This is a different chat. Obviously, still a chat though, right?
Shit, this is longer than I thought. Time to wrap up. Anyways, Birds of Texas and Crusty Birders were going strong, each basically uninterested in each other. Meanwhile, Texbirds FB was still around and still having some of the same problems. And then there was the chat. Shit blew up because of the chat. So, here's what happened. Some lady posted a photo of a Yellow-breasted Chat to Texbirds FB asking for ID. This was a pretty good picture of a chat, a bird that doesn't really look like much else. So, there were some pretty innocuous comments before someone asked the question, "Do you own a field guide?" Seems pretty harmless to me, right? Well, it was received poorly. Extremely poorly. The original poster tore into the field guide commenter, as did many more members of Texbirds FB. He was getting attacked. I made the mistake of sticking up for him, in a pretty nice way, I think. I was attacked. "Nate, you are a jerk!" "Birds snobs suck!" Blah blah blah. Things like that. The lady even implied that my comments made her cry. Fucking ridiculous.


"Canvasback Duck - f/7.1, 1/1000 sec, ISO 4000, 400mm"
Anyways, since then these two groups have had monthly battles. What usually happens is that someone will post something on Birds of Texas that is seen my a member of Crusties. A lot of time it's a picture of a bird with some type of anthropomorphic commentary.  A lot of BOT members find that stuff cute. Personally, I find it intellectually offensive, but that's me. Crusties find it ridiculous, and often talk shit about those posts on the Crusty page. The Crusty page is public, so anybody can search it and see what's going on. So, BOT people will see it and get pissed off and a discussion will erupt on BOT about how horrible and mean-spirited the Crusties are. The Crusty bashing gets intense. A while back, the moderator of BOT figured out what was going on and made BOT a private group. Not only that, he started looking at the Crusty page and started kicking out anybody that was commenting on the Crusty page. Fair enough. So now there are apparently Crusty spies still in the BOT group, reporting back. It seems that it's just a matter of time before they are sniffed out and ejected from BOT.

Anyways, I'm not here to make judgements. Birds of Texas is great for what it is, and people love it. Crusties is great for what it is as well. They are just two groups with completely differing values and interests. But the drama....fuck, the drama is great. Every month or so, when the shit talking picks up, I get sucked down the Texas birding FB rabbit hole. It's awesome. Check that shit out, but only as an observer. It's a nasty battle, and I do not recommend becoming involved.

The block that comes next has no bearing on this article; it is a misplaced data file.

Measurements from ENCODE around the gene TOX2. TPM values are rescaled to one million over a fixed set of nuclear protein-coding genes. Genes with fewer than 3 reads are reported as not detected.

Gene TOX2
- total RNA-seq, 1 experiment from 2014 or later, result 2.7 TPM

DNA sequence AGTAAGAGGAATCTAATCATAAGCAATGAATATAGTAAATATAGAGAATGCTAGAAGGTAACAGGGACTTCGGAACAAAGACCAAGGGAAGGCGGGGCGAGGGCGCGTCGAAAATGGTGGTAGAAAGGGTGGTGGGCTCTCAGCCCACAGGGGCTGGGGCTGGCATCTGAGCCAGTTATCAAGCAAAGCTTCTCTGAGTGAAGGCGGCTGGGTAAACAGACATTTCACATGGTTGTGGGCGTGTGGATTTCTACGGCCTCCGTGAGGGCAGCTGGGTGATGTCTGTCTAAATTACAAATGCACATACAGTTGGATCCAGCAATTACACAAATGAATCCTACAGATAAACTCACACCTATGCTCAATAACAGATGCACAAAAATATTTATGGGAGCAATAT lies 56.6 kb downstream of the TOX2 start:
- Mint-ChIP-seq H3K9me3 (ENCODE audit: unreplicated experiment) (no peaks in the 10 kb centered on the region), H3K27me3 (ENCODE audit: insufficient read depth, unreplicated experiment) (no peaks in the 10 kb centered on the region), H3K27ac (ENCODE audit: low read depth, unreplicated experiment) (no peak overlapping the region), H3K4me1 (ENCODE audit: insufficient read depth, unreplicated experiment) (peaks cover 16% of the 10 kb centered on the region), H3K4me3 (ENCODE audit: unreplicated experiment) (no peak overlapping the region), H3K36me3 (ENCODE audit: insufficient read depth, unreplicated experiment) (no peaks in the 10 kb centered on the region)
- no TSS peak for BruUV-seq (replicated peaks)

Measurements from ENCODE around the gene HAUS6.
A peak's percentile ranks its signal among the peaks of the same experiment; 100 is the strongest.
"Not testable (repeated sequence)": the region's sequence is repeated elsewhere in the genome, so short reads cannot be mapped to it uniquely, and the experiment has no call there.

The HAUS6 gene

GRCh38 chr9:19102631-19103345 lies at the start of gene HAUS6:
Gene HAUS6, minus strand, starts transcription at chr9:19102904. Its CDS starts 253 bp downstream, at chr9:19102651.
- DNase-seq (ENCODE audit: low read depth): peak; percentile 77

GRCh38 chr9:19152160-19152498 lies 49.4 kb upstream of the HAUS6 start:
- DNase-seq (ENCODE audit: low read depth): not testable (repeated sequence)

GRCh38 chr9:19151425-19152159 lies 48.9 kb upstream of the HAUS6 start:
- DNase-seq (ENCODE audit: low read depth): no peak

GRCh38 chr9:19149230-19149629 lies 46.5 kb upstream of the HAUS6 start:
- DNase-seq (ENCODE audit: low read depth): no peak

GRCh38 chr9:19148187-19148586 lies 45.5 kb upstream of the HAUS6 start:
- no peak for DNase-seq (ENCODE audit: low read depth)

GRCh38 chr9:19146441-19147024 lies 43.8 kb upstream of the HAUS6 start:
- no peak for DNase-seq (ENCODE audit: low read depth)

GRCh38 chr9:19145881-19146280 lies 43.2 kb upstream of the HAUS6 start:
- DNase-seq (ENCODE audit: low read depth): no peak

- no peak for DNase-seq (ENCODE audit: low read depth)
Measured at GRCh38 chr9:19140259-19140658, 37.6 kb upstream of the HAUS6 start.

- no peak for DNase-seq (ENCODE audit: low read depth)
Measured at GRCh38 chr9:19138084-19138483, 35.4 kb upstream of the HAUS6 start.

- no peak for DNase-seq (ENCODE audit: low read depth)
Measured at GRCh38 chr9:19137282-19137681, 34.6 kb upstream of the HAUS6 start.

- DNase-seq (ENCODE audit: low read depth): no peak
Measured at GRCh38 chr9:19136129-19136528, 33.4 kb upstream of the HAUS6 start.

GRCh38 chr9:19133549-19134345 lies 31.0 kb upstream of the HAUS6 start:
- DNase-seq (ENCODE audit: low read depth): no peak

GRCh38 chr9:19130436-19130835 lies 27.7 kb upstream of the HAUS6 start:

*Disclaimer  - I am not a member of Crusties. I am a member of BOT, because sometimes good birds get posted there and nowhere else.

13 comments:

  1. I belong to three Indiana FB groups, which when compared to the size of Texas in both area and population, seems even more insane. We have one group that is for the reporting of rare birds only. No other posts allowed, and not even comments on posts are allowed unless it is an update on the sighting. Shockingly, everyone seems to understand this. Then there is one for educational discussion of birds. Photos of cardinals are fine as long as you post where and when you saw it. You can't ask for an ID without at least stating what you think it is and why, which resources you are using (hint: it's usually Google images), and where the photo was taken. When there is bad blood, it is here, even though the group photo literally has the rules in it. Finally, there is the last group where people post pictures of House Sparrows wearing santa hats, videos of parrots talking, and inquiries asking "WHERE AROND MY CITY CN I GO C A SNOW OWL LOL???" This is also where people come to make fun of inane Listserv posts, which is the reason I follow. I feel like if you are a birder with an internet presence, you have to have at least some deep-seeded appreciation for our ridiculous drama, which is why I just wrote a blog-length comment on a blog post about internet birding drama. Well played.

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  2. I don't think Oregon has any kind of facebook group but if it does, I am happily oblivious. You kind of make Texans sound like a bunch of whiny babies. Everyone should get the fuck off facebook and go outside.

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  3. I love that you posted all of the photo information for your canvasback photo. As with other photos of such quality, I was very curious as to the specs of your equipment and shot, so I might emulate it in the future. I just love birds so much!!!!!!!!